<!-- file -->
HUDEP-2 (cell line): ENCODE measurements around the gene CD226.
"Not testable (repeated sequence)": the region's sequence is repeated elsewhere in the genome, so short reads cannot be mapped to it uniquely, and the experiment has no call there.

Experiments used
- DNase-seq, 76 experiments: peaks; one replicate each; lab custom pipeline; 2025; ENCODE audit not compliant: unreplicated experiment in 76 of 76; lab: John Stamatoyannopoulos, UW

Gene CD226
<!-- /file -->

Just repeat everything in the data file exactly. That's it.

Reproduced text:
HUDEP-2 (cell line): ENCODE measurements around the gene CD226.
"Not testable (repeated sequence)": the region's sequence is repeated elsewhere in the genome, so short reads cannot be mapped to it uniquely, and the experiment has no call there.

Experiments used
- DNase-seq, 76 experiments: peaks; one replicate each; lab custom pipeline; 2025; ENCODE audit not compliant: unreplicated experiment in 76 of 76; lab: John Stamatoyannopoulos, UW

Gene CD226